City of Salmon, ID

08/07/2019 | Press release | Archived content


A motion to accept the second reading of Ordinance 19-838, the annual appropriation for the city's fiscal year beginning October 1,2019, was passed August 7 by the Salmon City Council on a vote of five to one. The $3,928,035 appropriation ordinance included Resolution 2019-4 which sets the fee schedule for the upcoming year.

The one dissenting vote was cast by Councilor Robin Phillips in protest to the city allocating $12,000 to the Lemhi Education Project and the dual taxation she says the contribution represents.

Ordinance 19-839 is related to putting a four percent Local Option Tax initiative on November's ballot so voters will have the chance to approve or deny renewal of the program. City Councilor Jim Bockelman made a motion to suspend the three reading rule and pass the ordinance on its second reading. The motion to suspend the rules passed unanimously.

Bockelman then went on to move that Ordinance 19-839 be approved by title only. The ordinance extends the length of the LOT program from ten to 15 years and establishes the purpose for which the revenues derived may be used. His motion to approve passed unanimously.

Following the procedural rules, the council then proceeded to Resolution 2019-5 which says the city has determined to call and conduct an election authorizing the assessment of a four percent Local Option non-property Tax. The motion presented by Phillips passed unanimously. The public vote will take place on November 5, 2019.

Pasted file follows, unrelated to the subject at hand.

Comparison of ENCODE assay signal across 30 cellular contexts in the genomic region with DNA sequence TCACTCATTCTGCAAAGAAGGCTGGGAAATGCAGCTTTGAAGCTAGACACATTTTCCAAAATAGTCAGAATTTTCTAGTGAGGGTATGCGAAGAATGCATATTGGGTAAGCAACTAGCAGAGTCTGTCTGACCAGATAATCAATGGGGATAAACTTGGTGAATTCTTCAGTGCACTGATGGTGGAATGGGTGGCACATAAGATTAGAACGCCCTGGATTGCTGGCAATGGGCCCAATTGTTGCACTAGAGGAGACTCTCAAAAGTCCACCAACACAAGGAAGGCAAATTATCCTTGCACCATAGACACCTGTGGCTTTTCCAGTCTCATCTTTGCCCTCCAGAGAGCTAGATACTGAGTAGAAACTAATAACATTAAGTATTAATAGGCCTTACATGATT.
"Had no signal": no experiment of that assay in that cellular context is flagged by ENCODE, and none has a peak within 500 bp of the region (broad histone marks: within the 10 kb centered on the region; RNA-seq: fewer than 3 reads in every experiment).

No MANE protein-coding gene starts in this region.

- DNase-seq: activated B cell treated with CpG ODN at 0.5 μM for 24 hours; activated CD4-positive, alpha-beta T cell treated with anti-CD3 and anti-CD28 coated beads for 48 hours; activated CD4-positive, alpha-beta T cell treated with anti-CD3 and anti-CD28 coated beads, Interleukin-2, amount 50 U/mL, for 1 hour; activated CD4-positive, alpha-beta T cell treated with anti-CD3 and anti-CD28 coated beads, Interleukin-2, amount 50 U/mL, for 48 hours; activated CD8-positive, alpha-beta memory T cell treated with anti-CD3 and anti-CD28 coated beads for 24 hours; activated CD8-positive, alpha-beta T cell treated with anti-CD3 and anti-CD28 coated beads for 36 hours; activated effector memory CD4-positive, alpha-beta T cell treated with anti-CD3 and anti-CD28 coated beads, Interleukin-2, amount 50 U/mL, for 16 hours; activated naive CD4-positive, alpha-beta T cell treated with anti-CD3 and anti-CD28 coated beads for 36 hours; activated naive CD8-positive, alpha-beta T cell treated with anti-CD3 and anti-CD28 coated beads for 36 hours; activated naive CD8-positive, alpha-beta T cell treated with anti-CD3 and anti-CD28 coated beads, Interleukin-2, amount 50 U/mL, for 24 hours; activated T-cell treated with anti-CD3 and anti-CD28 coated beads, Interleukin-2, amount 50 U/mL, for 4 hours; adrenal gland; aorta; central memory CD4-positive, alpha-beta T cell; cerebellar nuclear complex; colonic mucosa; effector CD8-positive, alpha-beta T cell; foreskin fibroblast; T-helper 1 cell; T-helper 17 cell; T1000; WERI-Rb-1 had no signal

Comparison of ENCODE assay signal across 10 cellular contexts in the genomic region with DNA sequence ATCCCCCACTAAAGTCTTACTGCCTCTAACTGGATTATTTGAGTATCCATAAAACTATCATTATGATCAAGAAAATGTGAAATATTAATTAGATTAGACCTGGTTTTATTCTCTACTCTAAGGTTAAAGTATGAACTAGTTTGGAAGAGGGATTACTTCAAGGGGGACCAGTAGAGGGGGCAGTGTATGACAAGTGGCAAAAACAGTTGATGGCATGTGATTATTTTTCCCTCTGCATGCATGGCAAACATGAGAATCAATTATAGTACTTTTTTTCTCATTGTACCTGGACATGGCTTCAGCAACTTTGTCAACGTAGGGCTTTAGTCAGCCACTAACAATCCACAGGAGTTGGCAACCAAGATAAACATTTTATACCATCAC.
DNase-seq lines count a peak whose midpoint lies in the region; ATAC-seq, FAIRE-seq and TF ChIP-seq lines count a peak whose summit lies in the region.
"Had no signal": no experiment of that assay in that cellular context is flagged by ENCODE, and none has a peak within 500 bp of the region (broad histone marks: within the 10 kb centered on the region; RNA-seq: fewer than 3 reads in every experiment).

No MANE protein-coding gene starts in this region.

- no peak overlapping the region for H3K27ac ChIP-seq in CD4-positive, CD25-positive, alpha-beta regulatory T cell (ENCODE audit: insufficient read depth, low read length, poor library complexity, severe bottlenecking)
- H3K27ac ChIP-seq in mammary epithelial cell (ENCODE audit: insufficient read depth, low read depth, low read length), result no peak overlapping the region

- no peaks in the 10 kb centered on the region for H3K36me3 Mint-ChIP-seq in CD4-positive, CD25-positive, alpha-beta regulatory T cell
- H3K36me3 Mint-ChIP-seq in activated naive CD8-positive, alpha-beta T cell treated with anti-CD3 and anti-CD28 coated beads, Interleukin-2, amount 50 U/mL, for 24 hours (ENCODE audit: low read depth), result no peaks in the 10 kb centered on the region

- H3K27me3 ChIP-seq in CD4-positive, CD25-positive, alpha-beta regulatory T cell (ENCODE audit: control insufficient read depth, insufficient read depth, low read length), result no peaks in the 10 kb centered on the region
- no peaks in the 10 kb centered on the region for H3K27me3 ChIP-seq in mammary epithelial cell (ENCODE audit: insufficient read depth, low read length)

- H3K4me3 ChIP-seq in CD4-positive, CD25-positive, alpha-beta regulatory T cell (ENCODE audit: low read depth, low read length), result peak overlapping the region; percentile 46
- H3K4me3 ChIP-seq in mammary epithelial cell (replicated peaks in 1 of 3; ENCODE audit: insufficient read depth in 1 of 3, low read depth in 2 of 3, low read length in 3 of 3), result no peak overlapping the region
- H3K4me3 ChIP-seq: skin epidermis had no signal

The council granted a special event request from Calvary Church for a Community Church Service at Veteran's Memorial Park on August 24 from 10AM until noon. Set up of sound equipment would be the day before the event from 5 to 5:45PM.

The City Council was surprised to learn the Salmon City Swimming Pool is not open on Sundays and Councilor Bockelman volunteered to forego his council salary towards the costs of keeping the pool open on Sundays for the remainder of August. It was determined that the pool costs approximately $200 for every day it's open. City Clerk Mary Benton said the initial decision to close on Sundays came from there not being enough attendance at the pool to warrant the expense, plus the fact not all of the pool's young employees are allowed to work on Sundays.

JoAnn Wolters was invited to elaborate on the pool's history. She said in 1983-84, Sundays were a big day for swimming. Her guess is that when the low attendance occurred it was because no one knew the pool was open. She said she would like to see it open during the Fair and asked that Sunday openings be considered for next year. Wolters said she has tried to rent the pool on Sundays and was told 'no.' The pool will be closing at the end of the month due to personnel returning to school.

It was decided that the possibility of Sunday openings will be researched. Mayor Leo Marshall will meet with the swimming pool supervisor.